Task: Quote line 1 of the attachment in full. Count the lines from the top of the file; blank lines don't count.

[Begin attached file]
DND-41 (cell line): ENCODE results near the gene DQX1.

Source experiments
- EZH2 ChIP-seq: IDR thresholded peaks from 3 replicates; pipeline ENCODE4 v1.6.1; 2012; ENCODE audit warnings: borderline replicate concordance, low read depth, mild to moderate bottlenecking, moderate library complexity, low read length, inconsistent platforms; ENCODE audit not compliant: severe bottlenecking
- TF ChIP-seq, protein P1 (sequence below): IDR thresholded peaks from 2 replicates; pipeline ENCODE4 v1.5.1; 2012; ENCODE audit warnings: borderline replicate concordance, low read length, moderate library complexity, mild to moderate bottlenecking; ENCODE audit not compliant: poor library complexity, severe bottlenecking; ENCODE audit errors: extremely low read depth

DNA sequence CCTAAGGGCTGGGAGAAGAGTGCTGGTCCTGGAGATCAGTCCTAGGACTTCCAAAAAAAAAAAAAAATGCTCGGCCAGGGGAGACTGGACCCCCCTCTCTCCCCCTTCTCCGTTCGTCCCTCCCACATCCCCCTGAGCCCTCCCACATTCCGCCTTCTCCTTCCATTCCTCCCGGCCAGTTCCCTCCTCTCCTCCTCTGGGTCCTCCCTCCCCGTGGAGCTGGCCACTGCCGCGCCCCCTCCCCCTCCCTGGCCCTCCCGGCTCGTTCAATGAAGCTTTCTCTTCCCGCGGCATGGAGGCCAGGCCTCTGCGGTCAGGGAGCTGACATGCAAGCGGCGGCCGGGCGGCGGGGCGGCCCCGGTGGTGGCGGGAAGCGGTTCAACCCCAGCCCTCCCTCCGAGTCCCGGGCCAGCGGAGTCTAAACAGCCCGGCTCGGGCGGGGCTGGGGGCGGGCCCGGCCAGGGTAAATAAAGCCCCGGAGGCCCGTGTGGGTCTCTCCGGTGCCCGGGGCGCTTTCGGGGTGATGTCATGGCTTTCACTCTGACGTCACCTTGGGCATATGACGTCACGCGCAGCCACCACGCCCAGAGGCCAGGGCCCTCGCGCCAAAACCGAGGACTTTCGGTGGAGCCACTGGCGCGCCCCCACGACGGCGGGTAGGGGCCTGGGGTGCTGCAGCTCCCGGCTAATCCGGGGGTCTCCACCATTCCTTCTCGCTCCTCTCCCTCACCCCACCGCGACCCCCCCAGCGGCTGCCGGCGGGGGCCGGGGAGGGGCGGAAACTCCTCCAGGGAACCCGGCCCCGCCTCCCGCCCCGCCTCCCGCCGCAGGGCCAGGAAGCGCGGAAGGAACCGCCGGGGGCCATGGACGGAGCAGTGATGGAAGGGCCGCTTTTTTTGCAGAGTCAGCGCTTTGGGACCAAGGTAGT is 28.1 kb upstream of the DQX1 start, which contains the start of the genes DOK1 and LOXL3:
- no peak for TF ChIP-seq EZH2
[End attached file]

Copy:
DND-41 (cell line): ENCODE results near the gene DQX1.